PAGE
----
The Haunting Legend of ‘Ghost Riders in the Sky’ is Based on a True Story


Texas is full of lore, legends and; ghost stories. The tale of the Ghost Riders is by far the saddest, most evil, not to mention, the most famous one in the country. This legend is sadly true, a senseless ghoulish tragedy which took place in Crosby County, Texas. You may know it as Stampede Mesa.


It all began like any other cattle drive should have back in the fall of 1889. The weather had been less than cooperative; the cowboys were worn to a frazzle and the herd had been restless the entire trip. Late one night as they began climbing the slope to the top of the range near the Neches River a storm began brewing. They’d planned to set up camp just over the ridge near the water. Sawyer, the trail boss rode ahead to check out the surroundings and  look out for Indians. He was shocked to see a brand new homestead perched right on top of the hill. He’d taken this route hundreds of  times without incident, but now this was blocking his entire herd from crossing. It would take hours to go around i

Sawyer became infuriated. Without explanation, he shouted and cursed and, waved a blanket high into the air to create a stampede. The nervous cattle scattered. Horses, some with riders, some without began running with all their might. His men obediently followed behind.  Sawyer was screaming, whipping at the animals, as lightning bolts began flashing through the sky.  The panicked livestock hurled straight through the farmhouse crushing everyone and everything in its path.  No one could hear the screams of the innocent as the animals raged through. Loud thunder and dark skies made the terrified herd keep running until they ran off of several nearby cliffs to their death. Horses holding the cowhands followed behind.

Near dawn, Sawyer  began surveying the devastating damage he’d caused. Below the mesa were nearly 700 dead steer. Lifeless cowpokes and their horses  scattered around them.  With no remorse in his soul, he ordered what was left of his hired help to round up the remaining three hundred cattle and hit the trail again.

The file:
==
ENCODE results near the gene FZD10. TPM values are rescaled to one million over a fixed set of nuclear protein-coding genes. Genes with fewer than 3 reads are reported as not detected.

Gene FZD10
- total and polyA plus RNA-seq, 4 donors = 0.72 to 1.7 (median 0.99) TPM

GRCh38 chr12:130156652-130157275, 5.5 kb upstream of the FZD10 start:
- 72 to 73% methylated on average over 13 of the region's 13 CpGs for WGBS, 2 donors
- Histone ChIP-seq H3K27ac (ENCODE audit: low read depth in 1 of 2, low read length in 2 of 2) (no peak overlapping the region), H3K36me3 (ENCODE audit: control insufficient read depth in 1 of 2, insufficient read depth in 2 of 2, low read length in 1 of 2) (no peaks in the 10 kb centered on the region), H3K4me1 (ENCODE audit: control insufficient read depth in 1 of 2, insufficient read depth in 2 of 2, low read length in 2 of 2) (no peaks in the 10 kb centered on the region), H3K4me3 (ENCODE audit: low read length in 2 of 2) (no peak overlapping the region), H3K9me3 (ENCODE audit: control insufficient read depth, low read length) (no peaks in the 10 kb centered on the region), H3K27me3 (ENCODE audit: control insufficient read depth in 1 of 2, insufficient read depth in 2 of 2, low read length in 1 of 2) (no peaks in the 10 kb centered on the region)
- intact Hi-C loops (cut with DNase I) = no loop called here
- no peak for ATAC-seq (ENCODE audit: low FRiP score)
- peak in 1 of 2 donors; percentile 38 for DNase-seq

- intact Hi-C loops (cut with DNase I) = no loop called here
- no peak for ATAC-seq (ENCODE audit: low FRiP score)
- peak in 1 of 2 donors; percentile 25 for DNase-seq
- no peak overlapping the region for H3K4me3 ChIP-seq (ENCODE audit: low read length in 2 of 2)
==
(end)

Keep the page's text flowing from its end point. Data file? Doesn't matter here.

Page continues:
When the drive ended, it’s said he never worked again. No one would work for him and try as he might, not a soul would hire him, even for menial tasks. Folks in that area turned their backs on him and he took comfort in liquor.He was never seen again

The following season, another trail boss and his men bedded down their herd on top of that same mesa which had been cleared of any previous devastation or debris.  The skies were perfectly clear. In the early hours of the morning, for no apparent reason, the herd charged. Again, most of them and four other cowboys riding  horses fell off the cliffs to their deaths. Unlike Sawyer, this trail boss was overcome with guilt and grief.  He, too, turned to the bottle and was never heard from again.

Several more attempts by other outfits which baulked at the previous  stories ended with the same results. Word spread, everyone believed evil was perched on top of Stampede Mesa.



All cattle drives from then on avoided that part of Texas.  Only lone horsemen and curiosity seekers pass through now. Stories of  ghostly counterparts up in the sky have been witnessed along with claims of blood-curdling screams and sounds of angry hooves of  phantom longhorns. People still swear today to the haunting  in that part of the Texas sky .

This particular legend inspired songwriter Stan Jones to write a western melody in 1948 about this tableland in Crosby County, Texas. “Ghost Riders in the Sky” was set to an old Irish song called “Johnny, I Hardly Knew Ye”. This  Texas tale has spread throughout the world through music.  Even if you’ve never heard this spooky legend of this evil, most likely you’ve heard the song.

Burl Ives was the first of more than 50 singers who have recorded this iconic tune. It’s become the most-recorded composed western song of all time. When Johnny Cash performed it, it topped the charts for months. The words remain exactly as they were originally written.

The lyrics of Ghost Riders in the Sky:

An old cowboy went ridin’ out one dark and windy day
Upon a ridge he rested as he went along his way
When all at once a mighty herd of red-eyed cows he saw
Plowin’ through the ragged skies and up a cloudy draw

Their brands were still on fire and their hooves were made of steel
Their horns were black and shiny and their hot breath he could feel
A bolt of fear went through him as they thundered through the sky
For he saw the riders comin’ hard and he heard their mournful cries

Yippie I ohhh ohh ohh
Yippie I aye ye ye
Ghost riders in the sky

Their faces gaunt, their eyes were blurred
Their shirts all soaked with sweat
He’s ridin’ hard to catch that herd
But he ain’t caught em yet
Cause they got to ride forever in that range up in the sky
On horses snortin’ fire as they ride on hear their cries

As the riders loped on by him he heard one call his name
‘If you wanna save your soul from hell a-ridin’ on our range
Then cowboy change your ways today or with us you will ride
Tryin’ to catch the devil’s herd across these endless skies

Yippie I ohhh oh oh
Yippie I aye ye ye
Ghost riders in the sky
Ghost riders in the sky
Ghost riders in the sky



The moral of this popular tune is simple. Living cowboys need to change their ugly ways and do the right thing. If not, they too will spend eternity in hell working the Devil’s herd of cows.


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